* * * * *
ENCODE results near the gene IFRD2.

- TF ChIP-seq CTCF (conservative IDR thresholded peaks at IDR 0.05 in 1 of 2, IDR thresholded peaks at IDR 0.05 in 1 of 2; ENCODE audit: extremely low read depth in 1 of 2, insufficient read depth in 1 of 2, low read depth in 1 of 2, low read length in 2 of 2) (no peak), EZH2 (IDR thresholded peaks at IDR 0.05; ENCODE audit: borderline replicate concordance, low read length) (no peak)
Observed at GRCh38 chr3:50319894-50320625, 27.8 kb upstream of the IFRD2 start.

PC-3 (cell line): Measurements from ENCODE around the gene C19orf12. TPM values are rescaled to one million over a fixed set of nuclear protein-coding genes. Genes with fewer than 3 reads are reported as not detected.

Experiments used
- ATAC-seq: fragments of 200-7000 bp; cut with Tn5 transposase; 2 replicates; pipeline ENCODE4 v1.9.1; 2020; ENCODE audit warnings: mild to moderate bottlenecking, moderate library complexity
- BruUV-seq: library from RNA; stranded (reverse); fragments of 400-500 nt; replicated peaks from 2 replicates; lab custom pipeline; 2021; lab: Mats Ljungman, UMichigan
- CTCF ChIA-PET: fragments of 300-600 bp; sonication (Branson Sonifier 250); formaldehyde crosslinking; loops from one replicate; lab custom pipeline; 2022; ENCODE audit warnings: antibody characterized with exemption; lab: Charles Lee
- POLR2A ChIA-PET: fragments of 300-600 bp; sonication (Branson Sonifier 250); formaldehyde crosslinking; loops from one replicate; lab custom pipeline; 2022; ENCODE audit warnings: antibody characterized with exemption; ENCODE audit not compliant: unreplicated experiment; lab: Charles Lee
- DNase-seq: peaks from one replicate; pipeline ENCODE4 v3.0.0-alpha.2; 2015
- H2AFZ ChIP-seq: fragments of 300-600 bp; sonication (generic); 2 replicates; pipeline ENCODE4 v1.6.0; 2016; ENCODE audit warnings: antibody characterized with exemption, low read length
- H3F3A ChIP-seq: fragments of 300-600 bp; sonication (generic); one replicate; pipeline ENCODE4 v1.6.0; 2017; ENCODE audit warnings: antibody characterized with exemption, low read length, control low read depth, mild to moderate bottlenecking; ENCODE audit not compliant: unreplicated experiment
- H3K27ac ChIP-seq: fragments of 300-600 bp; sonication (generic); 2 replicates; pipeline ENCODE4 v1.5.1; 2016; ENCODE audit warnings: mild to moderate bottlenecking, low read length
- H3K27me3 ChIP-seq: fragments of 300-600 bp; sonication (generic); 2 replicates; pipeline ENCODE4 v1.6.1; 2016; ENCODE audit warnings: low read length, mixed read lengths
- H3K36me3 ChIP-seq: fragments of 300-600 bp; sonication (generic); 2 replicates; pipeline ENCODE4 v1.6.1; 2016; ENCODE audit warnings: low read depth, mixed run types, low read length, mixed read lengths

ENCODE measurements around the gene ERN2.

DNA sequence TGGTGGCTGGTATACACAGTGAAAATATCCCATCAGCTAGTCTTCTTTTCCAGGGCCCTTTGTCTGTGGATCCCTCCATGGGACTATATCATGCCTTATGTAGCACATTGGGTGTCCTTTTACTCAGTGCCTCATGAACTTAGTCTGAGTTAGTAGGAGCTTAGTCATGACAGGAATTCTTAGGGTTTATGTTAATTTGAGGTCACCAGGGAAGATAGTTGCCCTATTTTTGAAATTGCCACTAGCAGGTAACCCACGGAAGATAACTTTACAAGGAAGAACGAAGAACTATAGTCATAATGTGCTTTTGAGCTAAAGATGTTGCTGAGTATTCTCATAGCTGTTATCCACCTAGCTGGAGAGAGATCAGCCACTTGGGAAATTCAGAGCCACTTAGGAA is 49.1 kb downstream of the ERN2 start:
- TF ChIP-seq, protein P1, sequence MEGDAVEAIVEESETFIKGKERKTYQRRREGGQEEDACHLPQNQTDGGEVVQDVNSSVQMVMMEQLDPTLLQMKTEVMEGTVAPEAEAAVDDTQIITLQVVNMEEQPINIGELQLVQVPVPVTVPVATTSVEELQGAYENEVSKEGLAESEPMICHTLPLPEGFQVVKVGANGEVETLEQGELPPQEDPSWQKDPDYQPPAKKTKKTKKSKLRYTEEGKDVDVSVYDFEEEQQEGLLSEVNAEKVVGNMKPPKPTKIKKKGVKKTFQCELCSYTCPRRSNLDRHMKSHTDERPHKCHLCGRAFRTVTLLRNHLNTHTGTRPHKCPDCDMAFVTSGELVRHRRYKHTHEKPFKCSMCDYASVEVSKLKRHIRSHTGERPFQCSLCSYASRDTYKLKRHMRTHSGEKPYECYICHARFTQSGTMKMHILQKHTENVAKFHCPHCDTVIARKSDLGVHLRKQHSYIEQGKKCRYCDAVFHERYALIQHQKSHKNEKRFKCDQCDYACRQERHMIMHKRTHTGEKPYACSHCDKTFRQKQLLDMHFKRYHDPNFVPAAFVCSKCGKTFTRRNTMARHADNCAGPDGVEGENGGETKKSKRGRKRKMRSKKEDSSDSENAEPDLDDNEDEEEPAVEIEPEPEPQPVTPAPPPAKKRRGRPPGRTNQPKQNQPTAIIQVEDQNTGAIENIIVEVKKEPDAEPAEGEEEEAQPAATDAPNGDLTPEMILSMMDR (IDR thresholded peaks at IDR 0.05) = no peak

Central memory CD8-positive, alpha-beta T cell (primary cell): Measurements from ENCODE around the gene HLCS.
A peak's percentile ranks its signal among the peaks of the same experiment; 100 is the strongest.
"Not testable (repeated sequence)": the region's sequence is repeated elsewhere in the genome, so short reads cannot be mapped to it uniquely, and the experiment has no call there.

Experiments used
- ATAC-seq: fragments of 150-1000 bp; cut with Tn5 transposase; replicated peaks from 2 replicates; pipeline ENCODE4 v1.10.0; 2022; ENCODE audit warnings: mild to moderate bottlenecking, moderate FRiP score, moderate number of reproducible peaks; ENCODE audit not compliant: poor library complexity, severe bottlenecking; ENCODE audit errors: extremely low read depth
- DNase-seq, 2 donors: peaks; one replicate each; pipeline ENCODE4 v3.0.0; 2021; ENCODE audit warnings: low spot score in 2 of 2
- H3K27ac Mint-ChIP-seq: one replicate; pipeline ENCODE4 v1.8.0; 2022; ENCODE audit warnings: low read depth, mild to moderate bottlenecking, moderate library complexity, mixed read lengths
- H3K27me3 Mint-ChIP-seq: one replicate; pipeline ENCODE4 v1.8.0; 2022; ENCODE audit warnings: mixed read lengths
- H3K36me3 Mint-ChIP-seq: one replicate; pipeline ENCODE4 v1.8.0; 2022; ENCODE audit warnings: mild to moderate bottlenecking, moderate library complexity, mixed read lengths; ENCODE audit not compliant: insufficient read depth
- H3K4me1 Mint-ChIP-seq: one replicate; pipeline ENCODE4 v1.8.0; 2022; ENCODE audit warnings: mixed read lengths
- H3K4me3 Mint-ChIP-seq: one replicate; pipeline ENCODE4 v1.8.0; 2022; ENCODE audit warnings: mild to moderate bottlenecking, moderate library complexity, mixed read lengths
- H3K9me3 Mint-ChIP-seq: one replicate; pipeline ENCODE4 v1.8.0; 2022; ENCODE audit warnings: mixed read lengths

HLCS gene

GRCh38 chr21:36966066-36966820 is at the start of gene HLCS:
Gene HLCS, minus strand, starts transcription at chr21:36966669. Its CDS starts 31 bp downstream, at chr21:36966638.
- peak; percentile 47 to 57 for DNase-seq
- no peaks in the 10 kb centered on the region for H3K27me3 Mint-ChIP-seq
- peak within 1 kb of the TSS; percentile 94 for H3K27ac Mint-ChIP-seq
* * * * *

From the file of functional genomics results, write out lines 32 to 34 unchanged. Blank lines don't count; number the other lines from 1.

GRCh38 chr21:36966066-36966820 is at the start of gene HLCS:
Gene HLCS, minus strand, starts transcription at chr21:36966669. Its CDS starts 31 bp downstream, at chr21:36966638.
- peak; percentile 47 to 57 for DNase-seq